And one thing about python modules is that they tend to depend on other python modules. Sometimes a lot of python modules. Not only that, the dependency will be on a specific version - or range of versions - of particular modules.
Which opens up the possibility that two different modules might require incompatible versions of a module they both depend on.
For a long time, I was a bit lax about this. Most of the time you can get away with it (often because module writers are excessively cautious about newer versions of their dependencies). But occasionally I got bitten by upgrading a module and breaking something that used it, or breaking it because a dependency hadn't been updated to match.
So now I always check that I've got all the dependencies listed in packaging with
pip3 show modulename
and every time I update a module I check the dependencies aren't broken with
Of course, this relies on the machine having all the (interesting) modules installed, but on my main build machine that is generally true.
If an incompatibility is picked up by pip3 check then I'll either not do the update, or update any other modules to keep in sync. If an update is impossible, I'll take a note of which modules are blockers, and wait until they get an update to unjam the process.
A case in point was that urllib3 went to version 2.x recently. At first, nothing would allow that, so I couldn't update urllib3 at all. Now we're in a situation where I have one module I use that won't allow me to update urllib3, and am starting to see a few modules requiring urllib3 to be updated, so those are held downrev for the time being.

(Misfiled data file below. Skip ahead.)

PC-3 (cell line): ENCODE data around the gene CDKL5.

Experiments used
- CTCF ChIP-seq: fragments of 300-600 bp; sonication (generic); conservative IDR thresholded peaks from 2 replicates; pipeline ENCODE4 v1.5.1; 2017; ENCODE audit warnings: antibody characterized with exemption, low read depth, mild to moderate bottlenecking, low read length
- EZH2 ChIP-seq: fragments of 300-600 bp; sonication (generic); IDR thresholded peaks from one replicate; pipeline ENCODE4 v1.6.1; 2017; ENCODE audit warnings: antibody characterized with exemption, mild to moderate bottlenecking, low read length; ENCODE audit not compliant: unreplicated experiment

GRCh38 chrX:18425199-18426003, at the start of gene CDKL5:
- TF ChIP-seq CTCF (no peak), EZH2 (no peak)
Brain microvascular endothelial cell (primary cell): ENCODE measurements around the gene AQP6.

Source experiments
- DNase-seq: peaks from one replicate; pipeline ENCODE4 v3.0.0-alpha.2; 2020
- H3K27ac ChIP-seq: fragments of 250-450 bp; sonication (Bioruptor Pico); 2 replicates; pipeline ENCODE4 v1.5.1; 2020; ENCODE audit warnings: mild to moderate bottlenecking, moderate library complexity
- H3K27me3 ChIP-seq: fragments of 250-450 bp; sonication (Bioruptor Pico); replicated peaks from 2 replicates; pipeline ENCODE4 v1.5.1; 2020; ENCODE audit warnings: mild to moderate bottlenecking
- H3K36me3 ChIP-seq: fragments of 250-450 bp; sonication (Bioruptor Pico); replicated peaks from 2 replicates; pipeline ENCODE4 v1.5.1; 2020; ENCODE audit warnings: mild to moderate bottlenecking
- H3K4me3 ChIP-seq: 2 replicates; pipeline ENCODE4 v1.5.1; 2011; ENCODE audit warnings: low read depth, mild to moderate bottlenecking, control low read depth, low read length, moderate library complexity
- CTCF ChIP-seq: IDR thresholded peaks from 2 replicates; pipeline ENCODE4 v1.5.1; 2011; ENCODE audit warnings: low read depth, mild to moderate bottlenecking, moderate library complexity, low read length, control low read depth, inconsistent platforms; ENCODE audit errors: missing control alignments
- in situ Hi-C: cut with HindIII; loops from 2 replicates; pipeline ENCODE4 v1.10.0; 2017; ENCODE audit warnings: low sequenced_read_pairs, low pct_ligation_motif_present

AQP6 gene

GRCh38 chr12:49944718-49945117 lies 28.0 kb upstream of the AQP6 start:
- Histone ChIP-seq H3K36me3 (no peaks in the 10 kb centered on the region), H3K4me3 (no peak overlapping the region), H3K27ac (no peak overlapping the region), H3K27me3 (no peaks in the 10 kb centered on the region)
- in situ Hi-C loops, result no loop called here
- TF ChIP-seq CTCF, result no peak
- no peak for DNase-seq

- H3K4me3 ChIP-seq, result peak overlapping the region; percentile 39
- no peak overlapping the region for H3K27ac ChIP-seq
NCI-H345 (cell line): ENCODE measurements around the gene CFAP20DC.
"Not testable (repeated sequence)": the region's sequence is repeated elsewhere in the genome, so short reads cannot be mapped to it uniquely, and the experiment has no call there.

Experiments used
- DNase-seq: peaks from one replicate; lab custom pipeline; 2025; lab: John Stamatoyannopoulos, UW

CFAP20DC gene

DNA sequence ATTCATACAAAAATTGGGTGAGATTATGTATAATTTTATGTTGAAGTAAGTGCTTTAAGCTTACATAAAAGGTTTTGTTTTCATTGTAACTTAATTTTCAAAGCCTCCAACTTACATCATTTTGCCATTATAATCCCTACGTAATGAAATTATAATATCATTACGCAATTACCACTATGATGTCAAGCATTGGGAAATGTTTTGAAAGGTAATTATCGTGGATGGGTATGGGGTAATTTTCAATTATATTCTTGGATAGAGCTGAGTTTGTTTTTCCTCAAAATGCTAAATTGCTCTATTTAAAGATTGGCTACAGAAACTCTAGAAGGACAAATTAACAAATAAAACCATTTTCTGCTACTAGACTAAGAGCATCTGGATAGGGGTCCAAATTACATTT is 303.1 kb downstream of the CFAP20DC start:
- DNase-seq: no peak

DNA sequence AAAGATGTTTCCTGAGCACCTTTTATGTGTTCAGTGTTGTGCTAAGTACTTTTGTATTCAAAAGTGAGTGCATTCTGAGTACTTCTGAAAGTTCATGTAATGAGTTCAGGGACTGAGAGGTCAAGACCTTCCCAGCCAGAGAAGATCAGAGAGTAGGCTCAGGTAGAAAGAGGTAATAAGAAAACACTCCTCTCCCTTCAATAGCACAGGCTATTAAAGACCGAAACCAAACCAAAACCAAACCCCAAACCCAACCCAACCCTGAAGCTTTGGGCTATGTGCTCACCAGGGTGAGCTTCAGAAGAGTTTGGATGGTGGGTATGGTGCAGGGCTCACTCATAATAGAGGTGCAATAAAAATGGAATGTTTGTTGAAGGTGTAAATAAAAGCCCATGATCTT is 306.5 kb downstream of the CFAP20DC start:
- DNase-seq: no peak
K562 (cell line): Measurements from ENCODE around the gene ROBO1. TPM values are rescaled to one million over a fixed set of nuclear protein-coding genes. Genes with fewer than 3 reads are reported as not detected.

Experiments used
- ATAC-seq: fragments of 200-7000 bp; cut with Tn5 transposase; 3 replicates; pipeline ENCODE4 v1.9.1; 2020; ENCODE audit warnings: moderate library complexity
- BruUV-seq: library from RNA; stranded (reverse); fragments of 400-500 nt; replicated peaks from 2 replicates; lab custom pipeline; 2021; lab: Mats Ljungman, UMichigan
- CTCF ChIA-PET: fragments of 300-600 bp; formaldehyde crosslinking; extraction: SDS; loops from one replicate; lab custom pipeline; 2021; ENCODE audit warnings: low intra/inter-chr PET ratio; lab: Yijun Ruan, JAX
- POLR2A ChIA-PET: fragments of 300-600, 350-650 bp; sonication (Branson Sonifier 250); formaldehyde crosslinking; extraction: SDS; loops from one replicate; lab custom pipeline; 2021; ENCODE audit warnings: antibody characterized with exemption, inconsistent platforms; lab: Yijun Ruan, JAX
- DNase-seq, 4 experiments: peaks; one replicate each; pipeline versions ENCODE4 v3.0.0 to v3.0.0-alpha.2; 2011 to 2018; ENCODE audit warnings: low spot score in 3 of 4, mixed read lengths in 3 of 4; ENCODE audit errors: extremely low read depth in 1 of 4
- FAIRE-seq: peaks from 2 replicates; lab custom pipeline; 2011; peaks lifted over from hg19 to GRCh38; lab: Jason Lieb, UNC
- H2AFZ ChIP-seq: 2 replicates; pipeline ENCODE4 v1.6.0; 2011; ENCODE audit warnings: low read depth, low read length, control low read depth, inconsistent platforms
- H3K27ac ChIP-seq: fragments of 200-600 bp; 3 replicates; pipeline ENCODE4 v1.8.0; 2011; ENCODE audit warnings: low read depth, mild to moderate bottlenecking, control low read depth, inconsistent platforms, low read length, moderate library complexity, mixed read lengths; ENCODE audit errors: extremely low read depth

The package dependencies I declare tend to be the explicit module dependencies (as shown by pip3 show). Occasionally I'll declare some or all of the optional dependencies in packaging, if the standard use case suggests it. And there's no obvious easy way to emulate the notion of extras in package dependencies. But that can be handled in package overlays, which is the safest way in any case.
Something else the checking can pick up is when a dependency is removed, which is something that can be easily missed.
Doing all the checking adds a little extra work up front, but should help remove one class of package breakage.